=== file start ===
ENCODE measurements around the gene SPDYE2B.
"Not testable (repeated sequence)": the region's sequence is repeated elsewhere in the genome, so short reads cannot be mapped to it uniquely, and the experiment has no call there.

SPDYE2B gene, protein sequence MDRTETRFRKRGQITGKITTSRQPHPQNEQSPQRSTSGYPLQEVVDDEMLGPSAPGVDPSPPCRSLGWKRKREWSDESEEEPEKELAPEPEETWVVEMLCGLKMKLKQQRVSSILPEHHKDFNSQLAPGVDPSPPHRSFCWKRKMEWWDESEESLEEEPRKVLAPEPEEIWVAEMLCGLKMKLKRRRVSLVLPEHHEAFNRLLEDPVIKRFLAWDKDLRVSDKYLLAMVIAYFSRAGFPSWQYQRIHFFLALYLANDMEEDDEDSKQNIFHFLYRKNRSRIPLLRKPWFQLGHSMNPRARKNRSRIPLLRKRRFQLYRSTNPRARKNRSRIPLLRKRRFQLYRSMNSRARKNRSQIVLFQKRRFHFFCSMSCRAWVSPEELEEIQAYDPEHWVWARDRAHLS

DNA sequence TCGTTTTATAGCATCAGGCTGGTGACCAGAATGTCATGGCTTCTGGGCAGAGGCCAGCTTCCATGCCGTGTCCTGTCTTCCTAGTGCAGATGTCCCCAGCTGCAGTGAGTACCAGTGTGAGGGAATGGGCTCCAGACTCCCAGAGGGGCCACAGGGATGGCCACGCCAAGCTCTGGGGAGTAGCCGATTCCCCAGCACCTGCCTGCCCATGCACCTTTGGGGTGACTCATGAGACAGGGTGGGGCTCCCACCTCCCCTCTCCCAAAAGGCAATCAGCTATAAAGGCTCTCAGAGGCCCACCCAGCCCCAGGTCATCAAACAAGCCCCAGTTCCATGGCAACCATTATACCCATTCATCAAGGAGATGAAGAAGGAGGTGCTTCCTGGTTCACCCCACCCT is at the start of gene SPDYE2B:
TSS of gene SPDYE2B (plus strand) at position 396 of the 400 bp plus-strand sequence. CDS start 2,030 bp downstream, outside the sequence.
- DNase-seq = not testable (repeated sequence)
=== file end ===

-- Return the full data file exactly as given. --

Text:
ENCODE measurements around the gene SPDYE2B.
"Not testable (repeated sequence)": the region's sequence is repeated elsewhere in the genome, so short reads cannot be mapped to it uniquely, and the experiment has no call there.

SPDYE2B gene, protein sequence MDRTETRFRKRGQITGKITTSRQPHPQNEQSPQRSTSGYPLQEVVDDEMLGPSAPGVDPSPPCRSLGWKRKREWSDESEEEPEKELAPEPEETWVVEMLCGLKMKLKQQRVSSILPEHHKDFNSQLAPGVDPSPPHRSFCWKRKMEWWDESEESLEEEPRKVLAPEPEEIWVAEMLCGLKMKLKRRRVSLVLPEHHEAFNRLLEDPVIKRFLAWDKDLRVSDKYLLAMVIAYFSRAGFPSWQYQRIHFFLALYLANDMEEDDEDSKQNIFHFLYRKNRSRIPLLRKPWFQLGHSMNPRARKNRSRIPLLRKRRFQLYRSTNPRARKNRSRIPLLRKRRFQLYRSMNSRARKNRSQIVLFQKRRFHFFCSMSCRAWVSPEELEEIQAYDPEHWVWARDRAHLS

DNA sequence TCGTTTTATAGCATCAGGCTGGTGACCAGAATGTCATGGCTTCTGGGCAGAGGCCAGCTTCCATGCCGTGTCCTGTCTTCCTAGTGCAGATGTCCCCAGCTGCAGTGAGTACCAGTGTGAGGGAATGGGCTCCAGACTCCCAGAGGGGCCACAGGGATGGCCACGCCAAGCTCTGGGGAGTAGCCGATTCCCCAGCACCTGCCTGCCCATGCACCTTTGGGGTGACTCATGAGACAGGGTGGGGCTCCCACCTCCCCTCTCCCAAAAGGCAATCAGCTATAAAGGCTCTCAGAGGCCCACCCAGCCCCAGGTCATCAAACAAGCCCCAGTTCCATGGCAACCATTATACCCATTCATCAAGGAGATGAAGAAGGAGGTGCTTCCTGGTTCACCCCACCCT is at the start of gene SPDYE2B:
TSS of gene SPDYE2B (plus strand) at position 396 of the 400 bp plus-strand sequence. CDS start 2,030 bp downstream, outside the sequence.
- DNase-seq = not testable (repeated sequence)